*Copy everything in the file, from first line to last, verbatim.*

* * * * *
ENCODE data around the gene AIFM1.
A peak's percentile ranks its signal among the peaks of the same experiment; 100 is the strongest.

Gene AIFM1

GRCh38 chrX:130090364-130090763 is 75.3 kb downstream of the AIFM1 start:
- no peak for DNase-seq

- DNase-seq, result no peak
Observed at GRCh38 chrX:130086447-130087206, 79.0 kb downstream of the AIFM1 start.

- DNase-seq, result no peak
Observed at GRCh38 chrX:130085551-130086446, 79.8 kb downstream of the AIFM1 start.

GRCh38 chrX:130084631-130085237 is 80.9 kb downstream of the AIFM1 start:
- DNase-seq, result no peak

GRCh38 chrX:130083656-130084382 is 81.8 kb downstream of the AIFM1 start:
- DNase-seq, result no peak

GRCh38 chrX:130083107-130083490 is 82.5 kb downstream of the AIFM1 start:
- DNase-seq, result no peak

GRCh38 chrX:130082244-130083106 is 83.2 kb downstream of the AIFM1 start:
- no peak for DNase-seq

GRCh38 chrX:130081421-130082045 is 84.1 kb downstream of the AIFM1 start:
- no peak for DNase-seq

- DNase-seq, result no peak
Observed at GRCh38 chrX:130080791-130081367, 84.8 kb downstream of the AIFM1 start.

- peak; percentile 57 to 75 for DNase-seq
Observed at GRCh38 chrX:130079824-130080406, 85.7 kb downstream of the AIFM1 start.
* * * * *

ENCODE data around the gene AIFM1.
A peak's percentile ranks its signal among the peaks of the same experiment; 100 is the strongest.

Gene AIFM1

GRCh38 chrX:130090364-130090763 is 75.3 kb downstream of the AIFM1 start:
- no peak for DNase-seq

- DNase-seq, result no peak
Observed at GRCh38 chrX:130086447-130087206, 79.0 kb downstream of the AIFM1 start.

- DNase-seq, result no peak
Observed at GRCh38 chrX:130085551-130086446, 79.8 kb downstream of the AIFM1 start.

GRCh38 chrX:130084631-130085237 is 80.9 kb downstream of the AIFM1 start:
- DNase-seq, result no peak

GRCh38 chrX:130083656-130084382 is 81.8 kb downstream of the AIFM1 start:
- DNase-seq, result no peak

GRCh38 chrX:130083107-130083490 is 82.5 kb downstream of the AIFM1 start:
- DNase-seq, result no peak

GRCh38 chrX:130082244-130083106 is 83.2 kb downstream of the AIFM1 start:
- no peak for DNase-seq

GRCh38 chrX:130081421-130082045 is 84.1 kb downstream of the AIFM1 start:
- no peak for DNase-seq

- DNase-seq, result no peak
Observed at GRCh38 chrX:130080791-130081367, 84.8 kb downstream of the AIFM1 start.

- peak; percentile 57 to 75 for DNase-seq
Observed at GRCh38 chrX:130079824-130080406, 85.7 kb downstream of the AIFM1 start.